Poparazzi Is the 'Anti-Selfie' App Taking Over Social Media
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Poparazzi Is the 'Anti-Selfie' App Taking Over Social Media

It’s only an hour into the party and I’ve spilled my drink for the third time. In my defense, it's windy in Marina Del Rey today and it's especially blustery on the top deck of the chartered yacht. Except I seem to be the only attendee who minds, mostly because I came for the open bar and everyone else came for the photo opp.

But there's a slight catch, because this is Poparazzi’s first birthday party, so it’s not the type of content you’d typically expect from the influencers on board. There are no selfies or retakes here, no filters or editing. In fact, you don’t even get to upload these photos, or “pops,” to your own feed. That’s up to your friends.

When the “anti-selfie” app launched last May, it skyrocketed to the top of the App Store, even managing to dethrone TikTok as the number one social media platform for a hot second. Since then, five million people have signed up, lured in by the promise of a more genuine social experience that’s less about the perfect photo than it is about capturing candid moments of your friends.

According to CEO and co-founder Alex Ma, Poparazzi’s popularity is proof of people, particularly Gen Z, wanting a more “intimate” and “authentic” way to connect with their friends, with similar apps like BeReal and Dispo also gaining traction for shifting the focus to daily moments and real interaction.

However, what makes Poparazzi stand out amongst the apps is that it’s not really about the moment itself. Rather, it’s a platform that takes social media back to the idea of community and connection by “giving the act of contribution, receiving and reciprocating” back to users.

“Poparazzi is about friendships and putting the attention back on the people you're with,” he said. “It’s about deepening their relationships. That's the gap we're trying to fill.”

After all, despite the self-identified “technologist” having a “very positive outlook on social media,” he’s also well aware of its potential to negatively affect someone’s mental health. So while Alex still “loves” other apps like Instagram, he also believed there was room in the market to “improve” people’s experiences with social media.

“In many ways, these platforms are about entertainment and consumption. It's the way that they're designed, because it's about followers and following, which is going to become more and more about content, influencers and growing your [fanbase] over time,” as Alex explained. Which is exactly why he “wanted to create something that was about friends and would stay about friends.”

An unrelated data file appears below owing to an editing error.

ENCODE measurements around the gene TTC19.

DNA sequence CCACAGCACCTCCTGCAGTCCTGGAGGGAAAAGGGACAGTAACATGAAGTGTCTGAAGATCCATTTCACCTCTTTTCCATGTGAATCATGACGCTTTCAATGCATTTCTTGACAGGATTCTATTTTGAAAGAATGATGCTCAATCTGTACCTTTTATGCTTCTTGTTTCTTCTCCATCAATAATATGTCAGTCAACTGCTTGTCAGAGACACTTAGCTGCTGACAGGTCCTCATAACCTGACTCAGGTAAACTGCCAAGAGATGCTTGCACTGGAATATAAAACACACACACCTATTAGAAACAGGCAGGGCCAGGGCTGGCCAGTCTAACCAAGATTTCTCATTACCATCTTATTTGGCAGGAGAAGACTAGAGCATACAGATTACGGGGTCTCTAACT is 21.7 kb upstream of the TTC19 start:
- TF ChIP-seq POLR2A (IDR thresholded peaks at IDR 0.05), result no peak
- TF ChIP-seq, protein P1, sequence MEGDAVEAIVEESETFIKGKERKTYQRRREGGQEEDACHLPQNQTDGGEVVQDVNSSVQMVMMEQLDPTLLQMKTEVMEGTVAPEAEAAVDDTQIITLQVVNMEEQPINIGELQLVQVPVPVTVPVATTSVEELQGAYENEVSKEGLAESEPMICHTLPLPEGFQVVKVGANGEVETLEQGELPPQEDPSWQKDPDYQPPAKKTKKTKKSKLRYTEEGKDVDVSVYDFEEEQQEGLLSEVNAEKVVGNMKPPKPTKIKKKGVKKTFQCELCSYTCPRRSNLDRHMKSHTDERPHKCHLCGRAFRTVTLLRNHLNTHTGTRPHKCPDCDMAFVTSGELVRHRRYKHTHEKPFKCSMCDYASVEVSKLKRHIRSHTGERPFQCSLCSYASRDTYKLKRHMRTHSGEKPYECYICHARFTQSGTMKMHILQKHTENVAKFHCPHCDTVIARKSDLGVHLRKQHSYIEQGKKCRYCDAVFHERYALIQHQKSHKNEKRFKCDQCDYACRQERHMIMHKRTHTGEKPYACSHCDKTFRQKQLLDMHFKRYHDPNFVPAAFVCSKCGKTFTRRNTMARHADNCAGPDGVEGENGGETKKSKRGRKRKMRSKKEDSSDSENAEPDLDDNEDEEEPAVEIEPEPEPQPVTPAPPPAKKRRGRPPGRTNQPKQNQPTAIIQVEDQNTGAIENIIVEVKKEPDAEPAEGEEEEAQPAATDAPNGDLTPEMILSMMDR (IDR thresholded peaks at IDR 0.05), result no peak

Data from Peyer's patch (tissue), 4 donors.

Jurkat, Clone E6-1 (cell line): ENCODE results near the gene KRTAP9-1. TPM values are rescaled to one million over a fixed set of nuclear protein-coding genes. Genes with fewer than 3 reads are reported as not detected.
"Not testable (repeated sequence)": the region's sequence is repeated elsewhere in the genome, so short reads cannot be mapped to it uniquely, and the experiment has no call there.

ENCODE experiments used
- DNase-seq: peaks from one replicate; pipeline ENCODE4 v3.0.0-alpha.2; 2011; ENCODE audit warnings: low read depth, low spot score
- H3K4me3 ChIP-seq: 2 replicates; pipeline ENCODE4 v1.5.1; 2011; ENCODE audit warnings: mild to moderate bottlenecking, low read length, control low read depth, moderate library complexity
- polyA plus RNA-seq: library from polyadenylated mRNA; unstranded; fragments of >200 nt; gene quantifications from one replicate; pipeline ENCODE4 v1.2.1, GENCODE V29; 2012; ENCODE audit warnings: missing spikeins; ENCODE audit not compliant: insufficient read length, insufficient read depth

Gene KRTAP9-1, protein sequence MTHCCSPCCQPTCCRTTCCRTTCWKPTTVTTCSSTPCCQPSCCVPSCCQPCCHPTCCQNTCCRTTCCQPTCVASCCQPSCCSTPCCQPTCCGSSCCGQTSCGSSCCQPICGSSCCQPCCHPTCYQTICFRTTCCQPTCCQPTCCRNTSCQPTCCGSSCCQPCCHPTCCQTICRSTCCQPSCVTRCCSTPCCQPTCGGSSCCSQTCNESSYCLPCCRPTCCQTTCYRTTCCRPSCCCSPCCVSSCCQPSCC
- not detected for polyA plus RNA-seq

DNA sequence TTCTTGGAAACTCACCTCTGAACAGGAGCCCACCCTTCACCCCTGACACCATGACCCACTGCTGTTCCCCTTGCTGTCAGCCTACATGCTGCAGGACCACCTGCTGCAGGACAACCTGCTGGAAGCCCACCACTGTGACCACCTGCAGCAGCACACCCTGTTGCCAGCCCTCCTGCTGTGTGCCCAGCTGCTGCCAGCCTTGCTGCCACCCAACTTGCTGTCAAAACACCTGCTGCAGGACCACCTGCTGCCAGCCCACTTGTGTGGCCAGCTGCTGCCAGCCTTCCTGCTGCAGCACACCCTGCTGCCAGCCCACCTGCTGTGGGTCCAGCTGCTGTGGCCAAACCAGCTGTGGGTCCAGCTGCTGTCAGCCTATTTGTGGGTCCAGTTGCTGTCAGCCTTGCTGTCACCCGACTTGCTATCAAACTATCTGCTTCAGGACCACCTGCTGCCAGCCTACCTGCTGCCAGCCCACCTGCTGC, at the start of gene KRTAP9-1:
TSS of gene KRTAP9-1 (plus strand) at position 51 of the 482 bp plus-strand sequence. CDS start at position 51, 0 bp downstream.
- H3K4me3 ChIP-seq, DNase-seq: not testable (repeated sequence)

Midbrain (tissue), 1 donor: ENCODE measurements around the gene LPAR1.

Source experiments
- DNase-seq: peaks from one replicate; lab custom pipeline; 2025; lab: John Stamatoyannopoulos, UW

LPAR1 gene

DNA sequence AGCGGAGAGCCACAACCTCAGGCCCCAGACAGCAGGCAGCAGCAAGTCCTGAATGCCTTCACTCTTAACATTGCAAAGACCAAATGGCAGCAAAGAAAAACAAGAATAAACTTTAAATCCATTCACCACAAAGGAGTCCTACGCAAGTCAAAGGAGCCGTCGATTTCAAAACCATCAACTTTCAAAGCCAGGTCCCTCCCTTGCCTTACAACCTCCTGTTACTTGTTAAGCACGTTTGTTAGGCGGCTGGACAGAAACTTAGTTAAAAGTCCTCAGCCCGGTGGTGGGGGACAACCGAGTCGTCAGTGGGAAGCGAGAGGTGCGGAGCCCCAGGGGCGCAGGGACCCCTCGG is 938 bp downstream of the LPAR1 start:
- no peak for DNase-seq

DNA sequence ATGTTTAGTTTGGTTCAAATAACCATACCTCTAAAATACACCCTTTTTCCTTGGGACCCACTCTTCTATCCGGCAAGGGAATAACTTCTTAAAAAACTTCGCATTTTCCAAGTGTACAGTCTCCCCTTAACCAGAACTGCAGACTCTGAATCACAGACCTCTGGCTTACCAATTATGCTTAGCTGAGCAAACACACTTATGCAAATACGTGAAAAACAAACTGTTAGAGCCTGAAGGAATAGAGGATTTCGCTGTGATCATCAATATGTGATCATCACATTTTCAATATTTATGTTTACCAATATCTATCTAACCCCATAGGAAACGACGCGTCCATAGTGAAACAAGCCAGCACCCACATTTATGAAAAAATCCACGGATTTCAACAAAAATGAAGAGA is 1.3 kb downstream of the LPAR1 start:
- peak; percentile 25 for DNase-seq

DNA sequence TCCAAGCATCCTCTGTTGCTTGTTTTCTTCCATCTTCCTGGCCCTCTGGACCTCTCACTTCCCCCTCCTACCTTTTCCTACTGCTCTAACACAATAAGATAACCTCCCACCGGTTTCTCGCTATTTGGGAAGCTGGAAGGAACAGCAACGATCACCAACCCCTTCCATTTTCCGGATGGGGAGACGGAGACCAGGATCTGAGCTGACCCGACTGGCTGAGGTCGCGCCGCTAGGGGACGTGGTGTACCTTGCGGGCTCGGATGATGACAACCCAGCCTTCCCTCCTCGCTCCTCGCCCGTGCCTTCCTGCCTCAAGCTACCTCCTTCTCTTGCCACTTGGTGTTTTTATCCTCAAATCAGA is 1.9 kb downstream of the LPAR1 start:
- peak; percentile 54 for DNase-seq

So in 2018, Alex and his brother Austen co-founded a start-up dedicated to “making the internet feel less like a wall and more like a window in somebody's life,” It just so happened that Poparazzi ended up being the one that stuck, mostly a large shift in social media habits and consumption amongst younger users.

“I remember looking at Instagram and seeing that it was no longer cool to post yourself. It’s not a flex anymore,” as he recalled, pointing towards the explosive popularity of finstas, private Snapchat messages and the fact that 95% of Poparazzi’s user base is under 21. “There were fences popping up, because people were craving smaller networks, where they didn't feel judged.”

But when Alex says “small networks,” he really means small, as the average Poparazzi user will usually have around seven to 10 friends, who are the only ones that can post a “pop” to their feed. At the same time, the app also allows for the removal of anything you deem to be misrepresentative, as an effective tool to combat any potential cyberbullying. However, deleting a post and approving your friends are the extent of your power, unless you choose to participate in a trending challenge on the app’s “Explore” page, which (surprise) will force you to hang out with your friends IRL.

With this in mind, I asked Alex what prevents people from using these removal privileges as a way to still project an idealized version of themselves, which is a question Poparazzi’s been thinking about since its inception. Ultimately though, Alex said there’s a “fine line between privacy and curation,” before adding that it’s key for every social product to provide at least some user control to prevent “violating someone's privacy.”

Besides, his team also believe it's merely “the act of creating someone else's profile that creates the authenticity.” So even if you’re “filtering down 2000 photos to 200, somebody else still created that content for you and posted it on your behalf.” But then how do the influencers on this yacht fit into a social media app that isn’t about metrics, likes or presenting the best version of yourself for all to see?

Describing it as more of a “close friends app,” Alex stated there are no “Poparazzi influencers,” seeing as how the app isn’t about “building and amassing millions of followers.” Instead, influencers can use it to take a break from the constant notifications in favor of a moment of authentic connection with their own friends, AKA the people who will actually take photos of you.

So as Alex said, you won’t be seeing any “Charli D’Amelios being built on Poparazzi.”

Welcome to "Internet Explorer," a column by Sandra Song about everything Internet. From meme histories to joke format explainers to collections of some of Twitter's finest roasts, "Internet Explorer" is here to keep you up-to-date with the web's current obsessions — no matter how nonsensical or nihilistic.

Photos courtesy of Poparazzi